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Modi to unveil India's renewable energy plan at climate summit

By Yoshita Singh
September 23, 2019 12:59 IST
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Prime Minister Narendra Modi is expected to articulate his government's ambitions on renewable energy and make a call for a coalition for disaster resilient infrastructure at UN Secretary General Antonio Guterres's High-Level Climate Action Summit on Monday. 

IMAGE: Prime Minister Narendra Modi being welcomed by India's Permanent Representative to the United Nations Syed Akbaruddin and colleagues on his arrival in New York on September 23, 2019. Photograph: ANI Photo.

Modi is among the first set of speakers at the Summit's opening ceremony, a highly significant gesture given that only those heads of state, government and ministers are invited to speak at the summit who will have any “positive development” to announce on climate action. 

India's important role and contribution to global climate action efforts have been underlined by the fact that Modi is the fourth speaker at the Summit, after Guterres, New Zealand Prime Minister Jacinda Ardern and President of Marshall Islands Hilda Heine. German Chancellor Angela Merkel will speak after Modi. 


India's Permanent Representative to the UN Ambassador Syed Akbaruddin told PTI in United Nations that India's approach to climate action is multifaceted because “anything that we do has an impact, which is global in nature.” 

He said the Indian prime minister could articulate his ambition towards renewable energy as well as propose a coalition of nations for disaster resistant infrastructure, similar to India's leadership of the International Solar Alliance. 

“So we are not looking at one area, one segment, we are looking at certainly renewable energy because energy is a key component. Also we are an energy-thirsty country so our needs of energy are huge and renewables are increasingly going to play a key role in that. What PM Modi will perhaps articulate is his ambition for renewables in the future beyond what was promised in 2015,” Akbaruddin said. 

The Paris Climate Agreement was signed in 2015 and aims to strengthen the global response to the threat of climate change by keeping a global temperature rise this century well below 2 degrees Celsius above pre-industrial levels and to pursue efforts to limit the temperature increase even further to 1.5 degrees Celsius. 

Modi has said that India has a capacity of 4GW and the country has set a target of adding 100 GW of solar power by 2022. 

Guterres, while speaking to a select group of journalists at a special luncheon last week, said that in the Climate Action Summit only those heads of state and government and members of coalitions will speak who “come with positive steps. So there is a kind of a ticket. You can speak only if you have come to announce something positive,” he said.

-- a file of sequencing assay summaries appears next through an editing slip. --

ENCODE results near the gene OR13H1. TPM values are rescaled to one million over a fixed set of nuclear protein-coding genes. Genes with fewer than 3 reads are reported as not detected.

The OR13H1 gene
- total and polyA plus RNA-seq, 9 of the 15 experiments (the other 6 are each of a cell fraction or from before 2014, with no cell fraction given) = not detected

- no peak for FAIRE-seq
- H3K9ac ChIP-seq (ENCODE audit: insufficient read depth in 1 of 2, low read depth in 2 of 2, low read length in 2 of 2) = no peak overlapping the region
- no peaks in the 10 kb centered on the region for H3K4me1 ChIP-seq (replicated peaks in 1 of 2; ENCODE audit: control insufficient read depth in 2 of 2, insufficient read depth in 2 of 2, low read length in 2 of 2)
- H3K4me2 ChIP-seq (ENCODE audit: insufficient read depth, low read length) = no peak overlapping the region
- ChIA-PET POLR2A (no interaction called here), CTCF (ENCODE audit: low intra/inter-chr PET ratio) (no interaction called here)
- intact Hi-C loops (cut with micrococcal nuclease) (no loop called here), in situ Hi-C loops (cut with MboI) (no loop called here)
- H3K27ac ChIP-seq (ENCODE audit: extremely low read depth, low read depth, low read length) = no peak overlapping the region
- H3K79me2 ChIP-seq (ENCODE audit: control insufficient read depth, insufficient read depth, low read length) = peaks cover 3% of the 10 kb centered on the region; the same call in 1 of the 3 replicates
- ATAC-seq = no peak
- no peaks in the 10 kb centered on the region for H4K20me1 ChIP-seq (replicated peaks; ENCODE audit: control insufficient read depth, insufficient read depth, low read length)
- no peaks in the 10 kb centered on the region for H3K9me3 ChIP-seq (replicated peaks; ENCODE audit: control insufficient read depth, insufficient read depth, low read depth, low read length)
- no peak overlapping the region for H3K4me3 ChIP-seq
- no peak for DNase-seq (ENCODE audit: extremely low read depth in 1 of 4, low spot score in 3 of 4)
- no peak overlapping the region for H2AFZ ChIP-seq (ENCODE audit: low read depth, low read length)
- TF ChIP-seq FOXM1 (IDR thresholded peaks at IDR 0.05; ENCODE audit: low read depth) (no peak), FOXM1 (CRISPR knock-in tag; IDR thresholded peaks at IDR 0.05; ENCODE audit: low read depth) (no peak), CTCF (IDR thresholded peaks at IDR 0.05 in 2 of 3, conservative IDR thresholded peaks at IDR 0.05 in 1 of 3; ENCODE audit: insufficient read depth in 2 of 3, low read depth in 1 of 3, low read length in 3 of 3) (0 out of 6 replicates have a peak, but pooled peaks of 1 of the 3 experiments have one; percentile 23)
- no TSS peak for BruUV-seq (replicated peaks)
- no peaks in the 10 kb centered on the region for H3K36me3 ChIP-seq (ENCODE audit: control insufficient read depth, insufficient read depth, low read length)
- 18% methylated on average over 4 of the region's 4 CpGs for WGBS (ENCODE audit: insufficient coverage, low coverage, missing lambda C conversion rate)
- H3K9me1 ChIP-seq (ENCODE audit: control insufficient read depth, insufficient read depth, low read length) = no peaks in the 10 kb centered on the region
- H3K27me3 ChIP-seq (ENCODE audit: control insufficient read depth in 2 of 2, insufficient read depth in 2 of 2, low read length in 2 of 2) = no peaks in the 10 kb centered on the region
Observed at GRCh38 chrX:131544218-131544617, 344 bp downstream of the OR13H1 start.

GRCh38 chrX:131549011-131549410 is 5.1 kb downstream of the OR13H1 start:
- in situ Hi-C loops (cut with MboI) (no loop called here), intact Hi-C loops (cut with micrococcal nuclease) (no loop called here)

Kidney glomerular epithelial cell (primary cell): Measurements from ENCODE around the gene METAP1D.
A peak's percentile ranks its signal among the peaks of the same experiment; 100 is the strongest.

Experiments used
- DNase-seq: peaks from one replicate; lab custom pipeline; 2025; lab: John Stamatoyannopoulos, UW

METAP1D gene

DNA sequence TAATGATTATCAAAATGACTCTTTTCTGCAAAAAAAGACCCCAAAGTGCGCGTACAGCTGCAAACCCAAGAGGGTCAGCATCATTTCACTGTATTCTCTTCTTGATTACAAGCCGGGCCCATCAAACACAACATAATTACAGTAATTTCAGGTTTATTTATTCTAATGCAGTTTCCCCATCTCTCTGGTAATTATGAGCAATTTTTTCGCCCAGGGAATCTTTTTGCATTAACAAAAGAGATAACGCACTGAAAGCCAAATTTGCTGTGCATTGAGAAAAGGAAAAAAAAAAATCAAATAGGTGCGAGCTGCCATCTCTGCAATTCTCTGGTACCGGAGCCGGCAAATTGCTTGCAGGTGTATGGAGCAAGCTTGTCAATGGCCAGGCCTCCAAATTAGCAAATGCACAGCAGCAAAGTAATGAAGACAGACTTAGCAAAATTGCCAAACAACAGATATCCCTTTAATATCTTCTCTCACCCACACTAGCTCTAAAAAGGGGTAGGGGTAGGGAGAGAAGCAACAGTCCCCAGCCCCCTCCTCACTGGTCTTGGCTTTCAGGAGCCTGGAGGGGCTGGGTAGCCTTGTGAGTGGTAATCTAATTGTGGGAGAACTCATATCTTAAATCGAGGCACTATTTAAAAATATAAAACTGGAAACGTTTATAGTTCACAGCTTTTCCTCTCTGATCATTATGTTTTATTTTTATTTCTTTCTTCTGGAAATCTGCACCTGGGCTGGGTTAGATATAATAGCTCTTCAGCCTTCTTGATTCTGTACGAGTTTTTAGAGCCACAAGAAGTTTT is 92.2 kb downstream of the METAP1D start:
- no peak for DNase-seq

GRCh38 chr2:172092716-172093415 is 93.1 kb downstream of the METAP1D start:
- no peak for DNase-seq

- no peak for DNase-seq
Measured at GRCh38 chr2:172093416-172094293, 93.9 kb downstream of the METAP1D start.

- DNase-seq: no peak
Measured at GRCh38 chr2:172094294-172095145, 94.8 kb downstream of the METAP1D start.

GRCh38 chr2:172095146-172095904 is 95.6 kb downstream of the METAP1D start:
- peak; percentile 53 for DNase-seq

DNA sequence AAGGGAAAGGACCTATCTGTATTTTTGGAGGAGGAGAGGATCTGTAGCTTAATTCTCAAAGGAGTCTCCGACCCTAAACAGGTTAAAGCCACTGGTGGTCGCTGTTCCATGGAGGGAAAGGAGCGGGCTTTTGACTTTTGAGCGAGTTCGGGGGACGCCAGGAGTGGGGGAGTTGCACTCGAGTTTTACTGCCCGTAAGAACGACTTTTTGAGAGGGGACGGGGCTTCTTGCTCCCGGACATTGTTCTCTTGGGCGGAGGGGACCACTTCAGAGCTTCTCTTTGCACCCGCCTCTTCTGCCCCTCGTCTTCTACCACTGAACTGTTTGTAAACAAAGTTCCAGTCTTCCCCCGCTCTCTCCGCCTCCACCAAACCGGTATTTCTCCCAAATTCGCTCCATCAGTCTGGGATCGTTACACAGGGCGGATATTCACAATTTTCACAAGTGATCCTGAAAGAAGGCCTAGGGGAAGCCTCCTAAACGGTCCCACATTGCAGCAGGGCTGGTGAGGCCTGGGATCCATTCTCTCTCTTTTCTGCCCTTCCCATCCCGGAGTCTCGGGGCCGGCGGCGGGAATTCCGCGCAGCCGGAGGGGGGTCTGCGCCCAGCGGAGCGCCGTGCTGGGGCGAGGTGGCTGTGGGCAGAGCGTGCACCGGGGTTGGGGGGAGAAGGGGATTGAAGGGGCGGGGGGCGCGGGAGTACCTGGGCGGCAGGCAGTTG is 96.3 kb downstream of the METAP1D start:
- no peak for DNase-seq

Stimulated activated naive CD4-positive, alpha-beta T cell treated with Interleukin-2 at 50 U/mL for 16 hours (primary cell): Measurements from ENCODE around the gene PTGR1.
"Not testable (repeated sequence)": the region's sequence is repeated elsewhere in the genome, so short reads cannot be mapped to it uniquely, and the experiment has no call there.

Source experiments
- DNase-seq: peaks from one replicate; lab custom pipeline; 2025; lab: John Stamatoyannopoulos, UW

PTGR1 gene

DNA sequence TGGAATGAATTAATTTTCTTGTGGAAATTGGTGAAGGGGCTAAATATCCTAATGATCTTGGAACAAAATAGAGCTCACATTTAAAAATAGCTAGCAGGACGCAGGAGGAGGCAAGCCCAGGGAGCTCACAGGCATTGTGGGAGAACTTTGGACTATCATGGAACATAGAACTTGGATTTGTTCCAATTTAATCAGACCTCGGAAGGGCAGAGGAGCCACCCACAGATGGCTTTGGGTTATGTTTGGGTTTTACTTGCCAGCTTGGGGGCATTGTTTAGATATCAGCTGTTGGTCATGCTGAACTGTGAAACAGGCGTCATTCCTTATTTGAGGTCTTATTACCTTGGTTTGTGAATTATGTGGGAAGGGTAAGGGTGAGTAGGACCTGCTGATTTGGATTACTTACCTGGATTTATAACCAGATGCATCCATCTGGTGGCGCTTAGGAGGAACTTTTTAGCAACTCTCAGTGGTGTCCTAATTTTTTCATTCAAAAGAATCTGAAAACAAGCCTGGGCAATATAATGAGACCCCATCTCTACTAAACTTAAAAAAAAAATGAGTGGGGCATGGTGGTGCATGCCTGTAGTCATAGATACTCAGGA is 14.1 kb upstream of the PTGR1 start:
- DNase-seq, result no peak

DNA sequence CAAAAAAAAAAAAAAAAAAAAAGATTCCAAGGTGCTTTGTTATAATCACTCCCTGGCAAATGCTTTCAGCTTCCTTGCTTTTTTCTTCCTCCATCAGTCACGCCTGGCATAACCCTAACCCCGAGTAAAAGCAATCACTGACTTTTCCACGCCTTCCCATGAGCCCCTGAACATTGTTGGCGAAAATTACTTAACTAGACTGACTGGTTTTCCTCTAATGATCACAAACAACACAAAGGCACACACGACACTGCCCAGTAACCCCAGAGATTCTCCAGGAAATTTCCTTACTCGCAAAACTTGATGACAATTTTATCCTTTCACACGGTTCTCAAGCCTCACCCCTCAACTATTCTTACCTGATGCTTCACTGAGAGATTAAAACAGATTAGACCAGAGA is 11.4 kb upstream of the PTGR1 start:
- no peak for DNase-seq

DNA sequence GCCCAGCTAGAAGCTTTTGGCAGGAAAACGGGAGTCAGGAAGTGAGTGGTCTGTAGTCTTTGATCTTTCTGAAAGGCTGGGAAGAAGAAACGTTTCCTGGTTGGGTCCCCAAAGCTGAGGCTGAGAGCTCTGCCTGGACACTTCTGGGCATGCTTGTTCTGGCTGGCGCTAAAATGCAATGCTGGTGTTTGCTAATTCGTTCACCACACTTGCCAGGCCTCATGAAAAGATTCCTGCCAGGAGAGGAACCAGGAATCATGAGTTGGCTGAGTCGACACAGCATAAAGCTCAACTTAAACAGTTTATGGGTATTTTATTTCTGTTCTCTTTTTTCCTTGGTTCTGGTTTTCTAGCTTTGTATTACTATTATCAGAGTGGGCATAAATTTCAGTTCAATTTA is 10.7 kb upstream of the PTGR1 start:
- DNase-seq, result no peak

Guterres said while the UN is not making judgments about climate action efforts by nations, he asked them if they are ready to announce a positive development at the summit before inviting them to speak at it. 

“If you have positive things to announce, you will be given the floor (at the Climate Action Summit). That was the criteria. 

“Those who are ready to increase their efforts, we want them to speak. Those that do not want to increase their efforts, have nothing to announce, they can speak in other meetings,” Guterres said. 

It is noteworthy that only around 63 nations have been invited to speak at the summit. The US, Brazil and Japan are not speaking at the high-level event. 

Akbaruddin further said that India is expected to talk about the Coalition for Disaster Resilient Infrastructure, a group of about 30 plus countries that will work towards common goals of having infrastructure, which is resilient to climate and disaster. India is working with countries like the UK and small island states like Fiji and Maldives who face problems of climatic nature. 

"So (India) will bring to the table this coalition as a tangible demonstration of our willingness to work in partnerships,” he said. 

Akbaruddin added that India has the ability to convene people or countries that are not only geographically different but economically diverse as well. India, a member of the G-20, has many friends who are developing countries. 

“So what we intend to do is to leverage that ability to work across the board and to bring to the table a group of countries who are ready to address issues of infrastructure. Whenever there is a cataclysmic climate event, infrastructure gets undermined and overwhelmed very quickly, and it becomes very difficult for developing countries or countries who do not have economic wherewithal to address these,” he said. 

Further, India is expected to address issues about water preservation and sustainable use of energy by the transport sector. 

“India is a water stress country and efforts we will do about preservation of water, how we will try and address water related issues is another major aspect,” he said. 

Akbaruddin further said that transport and heavy transport are key users of energy and India will see how it can address the challenges and make them more sustainable. 

“There are a whole host of issues that we will address in a holistic manner, but all will be tangible, very action-oriented and will be focused,” he said. 

The Climate Action Summit will see leaders make national statements, followed by statements of coalitions and national statements again. 

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Yoshita Singh in United Nations
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